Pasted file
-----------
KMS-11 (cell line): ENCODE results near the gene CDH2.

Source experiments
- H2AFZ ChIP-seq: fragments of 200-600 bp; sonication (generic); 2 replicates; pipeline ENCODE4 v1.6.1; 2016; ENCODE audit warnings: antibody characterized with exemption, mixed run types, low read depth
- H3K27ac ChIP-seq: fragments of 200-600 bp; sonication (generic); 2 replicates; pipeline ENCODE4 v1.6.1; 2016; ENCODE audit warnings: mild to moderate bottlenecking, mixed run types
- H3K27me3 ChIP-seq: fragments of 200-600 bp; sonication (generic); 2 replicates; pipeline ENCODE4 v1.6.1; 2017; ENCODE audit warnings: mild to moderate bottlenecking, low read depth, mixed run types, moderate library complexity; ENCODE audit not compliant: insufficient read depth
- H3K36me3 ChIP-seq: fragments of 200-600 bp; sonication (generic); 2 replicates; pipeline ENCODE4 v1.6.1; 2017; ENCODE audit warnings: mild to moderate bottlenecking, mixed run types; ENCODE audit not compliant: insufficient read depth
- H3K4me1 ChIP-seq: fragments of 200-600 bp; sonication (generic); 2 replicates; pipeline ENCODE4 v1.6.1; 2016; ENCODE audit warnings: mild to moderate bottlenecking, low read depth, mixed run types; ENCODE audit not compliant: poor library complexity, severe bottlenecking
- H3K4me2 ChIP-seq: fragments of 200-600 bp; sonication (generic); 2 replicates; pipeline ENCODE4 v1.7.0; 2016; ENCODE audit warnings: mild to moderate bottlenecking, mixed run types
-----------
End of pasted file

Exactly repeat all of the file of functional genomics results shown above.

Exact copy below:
KMS-11 (cell line): ENCODE results near the gene CDH2.

Source experiments
- H2AFZ ChIP-seq: fragments of 200-600 bp; sonication (generic); 2 replicates; pipeline ENCODE4 v1.6.1; 2016; ENCODE audit warnings: antibody characterized with exemption, mixed run types, low read depth
- H3K27ac ChIP-seq: fragments of 200-600 bp; sonication (generic); 2 replicates; pipeline ENCODE4 v1.6.1; 2016; ENCODE audit warnings: mild to moderate bottlenecking, mixed run types
- H3K27me3 ChIP-seq: fragments of 200-600 bp; sonication (generic); 2 replicates; pipeline ENCODE4 v1.6.1; 2017; ENCODE audit warnings: mild to moderate bottlenecking, low read depth, mixed run types, moderate library complexity; ENCODE audit not compliant: insufficient read depth
- H3K36me3 ChIP-seq: fragments of 200-600 bp; sonication (generic); 2 replicates; pipeline ENCODE4 v1.6.1; 2017; ENCODE audit warnings: mild to moderate bottlenecking, mixed run types; ENCODE audit not compliant: insufficient read depth
- H3K4me1 ChIP-seq: fragments of 200-600 bp; sonication (generic); 2 replicates; pipeline ENCODE4 v1.6.1; 2016; ENCODE audit warnings: mild to moderate bottlenecking, low read depth, mixed run types; ENCODE audit not compliant: poor library complexity, severe bottlenecking
- H3K4me2 ChIP-seq: fragments of 200-600 bp; sonication (generic); 2 replicates; pipeline ENCODE4 v1.7.0; 2016; ENCODE audit warnings: mild to moderate bottlenecking, mixed run types